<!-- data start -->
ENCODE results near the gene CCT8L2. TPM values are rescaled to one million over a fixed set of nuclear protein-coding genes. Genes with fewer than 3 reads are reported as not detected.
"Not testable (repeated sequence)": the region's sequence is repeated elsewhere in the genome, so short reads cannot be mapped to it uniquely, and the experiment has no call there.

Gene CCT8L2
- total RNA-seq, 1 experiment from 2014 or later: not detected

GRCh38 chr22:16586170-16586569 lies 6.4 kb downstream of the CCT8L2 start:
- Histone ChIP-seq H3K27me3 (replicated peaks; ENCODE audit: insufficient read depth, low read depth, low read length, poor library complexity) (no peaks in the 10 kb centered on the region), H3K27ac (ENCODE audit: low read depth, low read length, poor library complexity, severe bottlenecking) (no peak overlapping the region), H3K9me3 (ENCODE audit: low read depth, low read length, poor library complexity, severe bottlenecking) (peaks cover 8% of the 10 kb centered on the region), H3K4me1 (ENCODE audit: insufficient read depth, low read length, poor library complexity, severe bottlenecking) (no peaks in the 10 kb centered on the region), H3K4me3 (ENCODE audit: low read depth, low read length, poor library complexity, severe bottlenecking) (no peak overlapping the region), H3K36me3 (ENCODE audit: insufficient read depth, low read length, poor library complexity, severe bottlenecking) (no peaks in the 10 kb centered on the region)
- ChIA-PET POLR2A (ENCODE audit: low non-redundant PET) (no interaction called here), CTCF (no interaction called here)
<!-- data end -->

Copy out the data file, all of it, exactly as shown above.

ENCODE results near the gene CCT8L2. TPM values are rescaled to one million over a fixed set of nuclear protein-coding genes. Genes with fewer than 3 reads are reported as not detected.
"Not testable (repeated sequence)": the region's sequence is repeated elsewhere in the genome, so short reads cannot be mapped to it uniquely, and the experiment has no call there.

Gene CCT8L2
- total RNA-seq, 1 experiment from 2014 or later: not detected

GRCh38 chr22:16586170-16586569 lies 6.4 kb downstream of the CCT8L2 start:
- Histone ChIP-seq H3K27me3 (replicated peaks; ENCODE audit: insufficient read depth, low read depth, low read length, poor library complexity) (no peaks in the 10 kb centered on the region), H3K27ac (ENCODE audit: low read depth, low read length, poor library complexity, severe bottlenecking) (no peak overlapping the region), H3K9me3 (ENCODE audit: low read depth, low read length, poor library complexity, severe bottlenecking) (peaks cover 8% of the 10 kb centered on the region), H3K4me1 (ENCODE audit: insufficient read depth, low read length, poor library complexity, severe bottlenecking) (no peaks in the 10 kb centered on the region), H3K4me3 (ENCODE audit: low read depth, low read length, poor library complexity, severe bottlenecking) (no peak overlapping the region), H3K36me3 (ENCODE audit: insufficient read depth, low read length, poor library complexity, severe bottlenecking) (no peaks in the 10 kb centered on the region)
- ChIA-PET POLR2A (ENCODE audit: low non-redundant PET) (no interaction called here), CTCF (no interaction called here)